- The Washington Times - Tuesday, July 29, 2003

MONROVIA, Liberia (AP) — President Charles Taylor’s forces began what they called a major counterattack yesterday on the key port of Buchanan, battling to take back Liberia’s second-largest city a day after it fell to insurgents.

After Monday’s capture of the Atlantic coastal city, Mr. Taylor is reconsidering his pledge to cede power, seeing it as only encouraging rebel attacks, spokesman Vaanii Paasawe said.

“We are of a different opinion now in the government about the validity of the overtures of the president to step down,” the spokesman said yesterday in Monrovia, 60 miles northwest of Buchanan. “So if you start hearing us say differently, you shouldn’t be surprised.”

Meanwhile, in New York, U.N. Secretary-General Kofi Annan, expressing anxiety at the carnage in Liberia, asked the Security Council yesterday to approve the immediate deployment of Nigerian soldiers, using transport and other support from the United Nations mission in Sierra Leone.

Mr. Annan, in a letter to the 15-member council, said he needed a mandate to speed up the transfer of one or perhaps two battalions from Sierra Leone to Liberia.

“I am deeply concerned at the dramatic deterioration of the situation on the ground, following renewed fighting in Monrovia on July 18,” Mr. Annan wrote. “It is therefore absolutely essential to accelerate the deployment … ”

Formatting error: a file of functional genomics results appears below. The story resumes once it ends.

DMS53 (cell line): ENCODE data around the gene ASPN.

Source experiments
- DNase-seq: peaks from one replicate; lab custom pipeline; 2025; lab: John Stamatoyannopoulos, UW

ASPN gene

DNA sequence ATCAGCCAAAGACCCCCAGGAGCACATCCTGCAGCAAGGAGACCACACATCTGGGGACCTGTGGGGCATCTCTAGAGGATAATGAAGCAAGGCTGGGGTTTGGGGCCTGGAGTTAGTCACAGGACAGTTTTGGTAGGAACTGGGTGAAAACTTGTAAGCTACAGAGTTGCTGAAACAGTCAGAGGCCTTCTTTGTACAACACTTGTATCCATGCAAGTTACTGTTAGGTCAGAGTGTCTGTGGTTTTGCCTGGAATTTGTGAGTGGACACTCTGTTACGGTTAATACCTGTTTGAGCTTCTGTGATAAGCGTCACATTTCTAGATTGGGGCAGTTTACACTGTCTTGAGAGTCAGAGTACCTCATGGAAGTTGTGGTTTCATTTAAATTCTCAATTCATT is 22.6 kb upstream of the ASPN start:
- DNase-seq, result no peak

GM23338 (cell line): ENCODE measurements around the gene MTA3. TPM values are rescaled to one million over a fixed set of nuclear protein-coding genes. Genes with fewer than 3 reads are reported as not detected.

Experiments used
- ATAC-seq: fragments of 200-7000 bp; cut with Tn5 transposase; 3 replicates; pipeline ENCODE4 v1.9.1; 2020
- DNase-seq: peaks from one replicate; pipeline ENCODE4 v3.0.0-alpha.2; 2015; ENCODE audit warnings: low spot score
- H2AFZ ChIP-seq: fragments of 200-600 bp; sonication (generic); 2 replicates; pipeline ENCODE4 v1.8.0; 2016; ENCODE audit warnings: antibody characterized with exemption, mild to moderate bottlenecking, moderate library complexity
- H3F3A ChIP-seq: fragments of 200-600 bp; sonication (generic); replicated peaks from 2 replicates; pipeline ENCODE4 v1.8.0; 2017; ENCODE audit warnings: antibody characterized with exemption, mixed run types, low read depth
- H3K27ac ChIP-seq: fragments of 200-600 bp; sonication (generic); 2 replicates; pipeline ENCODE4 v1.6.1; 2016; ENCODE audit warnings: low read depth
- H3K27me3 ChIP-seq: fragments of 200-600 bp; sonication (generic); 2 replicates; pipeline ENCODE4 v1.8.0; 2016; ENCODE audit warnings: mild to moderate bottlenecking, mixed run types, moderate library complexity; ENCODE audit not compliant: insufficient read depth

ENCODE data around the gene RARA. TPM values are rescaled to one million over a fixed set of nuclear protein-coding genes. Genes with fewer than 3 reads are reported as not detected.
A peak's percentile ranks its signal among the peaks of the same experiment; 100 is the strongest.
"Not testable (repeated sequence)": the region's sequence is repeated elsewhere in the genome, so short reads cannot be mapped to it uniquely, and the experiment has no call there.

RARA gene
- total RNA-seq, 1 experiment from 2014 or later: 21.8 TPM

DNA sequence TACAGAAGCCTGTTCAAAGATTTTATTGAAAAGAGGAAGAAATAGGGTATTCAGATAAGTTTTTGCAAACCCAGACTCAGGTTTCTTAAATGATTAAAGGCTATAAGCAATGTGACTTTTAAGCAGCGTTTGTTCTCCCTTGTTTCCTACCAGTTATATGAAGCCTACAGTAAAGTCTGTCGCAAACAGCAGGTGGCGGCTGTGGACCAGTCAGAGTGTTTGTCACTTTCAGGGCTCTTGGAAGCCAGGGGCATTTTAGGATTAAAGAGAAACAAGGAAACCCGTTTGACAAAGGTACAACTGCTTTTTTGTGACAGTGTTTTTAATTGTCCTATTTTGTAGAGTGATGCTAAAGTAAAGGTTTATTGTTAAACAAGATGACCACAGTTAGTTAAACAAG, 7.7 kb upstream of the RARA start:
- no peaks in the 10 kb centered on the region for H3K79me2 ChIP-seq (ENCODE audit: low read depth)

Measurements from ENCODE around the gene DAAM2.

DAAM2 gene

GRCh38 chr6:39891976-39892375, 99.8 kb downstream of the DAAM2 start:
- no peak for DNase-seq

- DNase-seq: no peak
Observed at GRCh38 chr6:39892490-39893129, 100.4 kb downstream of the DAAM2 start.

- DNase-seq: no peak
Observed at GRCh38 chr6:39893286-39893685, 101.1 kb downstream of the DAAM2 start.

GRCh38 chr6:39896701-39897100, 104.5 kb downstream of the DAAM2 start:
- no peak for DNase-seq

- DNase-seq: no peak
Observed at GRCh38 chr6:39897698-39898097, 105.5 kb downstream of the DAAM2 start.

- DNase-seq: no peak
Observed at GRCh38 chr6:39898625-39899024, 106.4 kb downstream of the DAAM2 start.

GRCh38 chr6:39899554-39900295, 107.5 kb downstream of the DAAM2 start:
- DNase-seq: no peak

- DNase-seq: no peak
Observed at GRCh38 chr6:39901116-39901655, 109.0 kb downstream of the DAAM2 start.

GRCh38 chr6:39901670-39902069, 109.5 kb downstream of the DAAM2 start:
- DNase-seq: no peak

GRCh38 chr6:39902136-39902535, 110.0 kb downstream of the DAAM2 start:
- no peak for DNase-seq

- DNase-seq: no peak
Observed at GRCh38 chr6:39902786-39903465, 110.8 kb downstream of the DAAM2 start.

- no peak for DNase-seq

Mr. Taylor has hedged or reneged outright on the promise since, but most recently said he would step down when long-promised multinational peace forces arrived.

Nigeria, West Africa’s military power, has offered two battalions but says it needs help with what it expects to be a multimillion-dollar daily tab. Asked after meeting with Prime Minister Tony Blair in London when peacekeeping troops might go in, Nigerian President Olusegun Obasanjo told reporters, “a few days.”

In neighboring Ghana, meanwhile, the country’s main rebel group, which has staged a 10-day siege of Monrovia, declared the latest in days of cease-fire pledges. But it stopped short of U.S. demands that they withdraw and open the city’s port for vital deliveries of food and other aid.

The rebels repeatedly have broken promises for a cease-fire, as have government forces.

“As we’re talking, [as] we’re announcing an unconditional cease-fire, Taylor is shelling our areas,” rebel peace talks envoy George Dewey said in Accra, pressing international mediators to win a cease-fire from Mr. Taylor’s forces as well.

Officials said Mr. Taylor’s forces also were struggling to take back Mr. Taylor’s northern stronghold of Gbarnga, which, like Buchanan, fell to insurgents on Monday.

The fighting for Monrovia between government forces and rebels from the main Liberians United for Reconciliation and Democracy movement has killed hundreds of civilians and left the city’s populace of more than 1.3 million increasingly hungry and threatened by disease.

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